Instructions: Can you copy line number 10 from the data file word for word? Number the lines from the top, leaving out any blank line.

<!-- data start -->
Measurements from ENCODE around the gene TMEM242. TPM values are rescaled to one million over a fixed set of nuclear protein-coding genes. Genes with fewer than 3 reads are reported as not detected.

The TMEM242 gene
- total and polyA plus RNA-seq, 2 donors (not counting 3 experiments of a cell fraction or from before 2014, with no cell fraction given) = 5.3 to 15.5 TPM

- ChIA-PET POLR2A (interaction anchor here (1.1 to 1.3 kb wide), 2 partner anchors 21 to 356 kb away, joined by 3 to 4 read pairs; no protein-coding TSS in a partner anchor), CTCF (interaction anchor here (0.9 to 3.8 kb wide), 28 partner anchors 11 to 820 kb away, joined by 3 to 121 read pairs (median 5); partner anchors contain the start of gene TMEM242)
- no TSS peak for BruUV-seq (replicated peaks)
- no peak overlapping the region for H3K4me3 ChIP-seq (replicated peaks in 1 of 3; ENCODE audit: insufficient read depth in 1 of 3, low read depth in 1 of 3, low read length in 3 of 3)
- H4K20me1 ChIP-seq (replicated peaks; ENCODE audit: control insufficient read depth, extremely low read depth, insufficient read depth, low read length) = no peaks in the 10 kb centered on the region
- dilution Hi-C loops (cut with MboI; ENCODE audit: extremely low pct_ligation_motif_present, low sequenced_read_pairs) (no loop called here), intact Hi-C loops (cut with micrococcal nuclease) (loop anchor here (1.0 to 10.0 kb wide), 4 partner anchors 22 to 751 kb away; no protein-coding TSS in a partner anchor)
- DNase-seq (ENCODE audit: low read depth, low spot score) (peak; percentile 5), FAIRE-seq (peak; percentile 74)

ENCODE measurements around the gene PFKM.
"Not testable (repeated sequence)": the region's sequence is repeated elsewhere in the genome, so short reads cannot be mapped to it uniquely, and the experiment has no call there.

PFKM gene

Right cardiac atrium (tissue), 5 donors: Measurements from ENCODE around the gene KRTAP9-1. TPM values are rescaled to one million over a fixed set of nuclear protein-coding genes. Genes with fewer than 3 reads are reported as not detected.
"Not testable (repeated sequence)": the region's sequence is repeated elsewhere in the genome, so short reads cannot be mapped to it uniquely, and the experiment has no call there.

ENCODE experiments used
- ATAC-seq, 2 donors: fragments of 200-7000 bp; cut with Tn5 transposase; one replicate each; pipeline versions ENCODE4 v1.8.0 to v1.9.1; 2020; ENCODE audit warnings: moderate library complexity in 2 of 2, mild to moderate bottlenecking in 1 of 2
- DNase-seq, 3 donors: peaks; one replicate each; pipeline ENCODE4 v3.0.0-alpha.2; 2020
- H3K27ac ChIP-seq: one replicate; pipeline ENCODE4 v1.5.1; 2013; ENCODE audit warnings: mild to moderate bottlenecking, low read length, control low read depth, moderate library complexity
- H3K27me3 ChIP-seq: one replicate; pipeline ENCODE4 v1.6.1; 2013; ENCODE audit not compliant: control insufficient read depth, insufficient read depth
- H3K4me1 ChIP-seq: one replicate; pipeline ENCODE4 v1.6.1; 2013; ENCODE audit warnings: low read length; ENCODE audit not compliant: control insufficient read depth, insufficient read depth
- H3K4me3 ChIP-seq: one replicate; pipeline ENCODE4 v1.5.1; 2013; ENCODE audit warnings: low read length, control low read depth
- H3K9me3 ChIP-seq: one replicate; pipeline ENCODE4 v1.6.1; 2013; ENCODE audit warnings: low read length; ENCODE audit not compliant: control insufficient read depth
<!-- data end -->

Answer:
ENCODE measurements around the gene PFKM.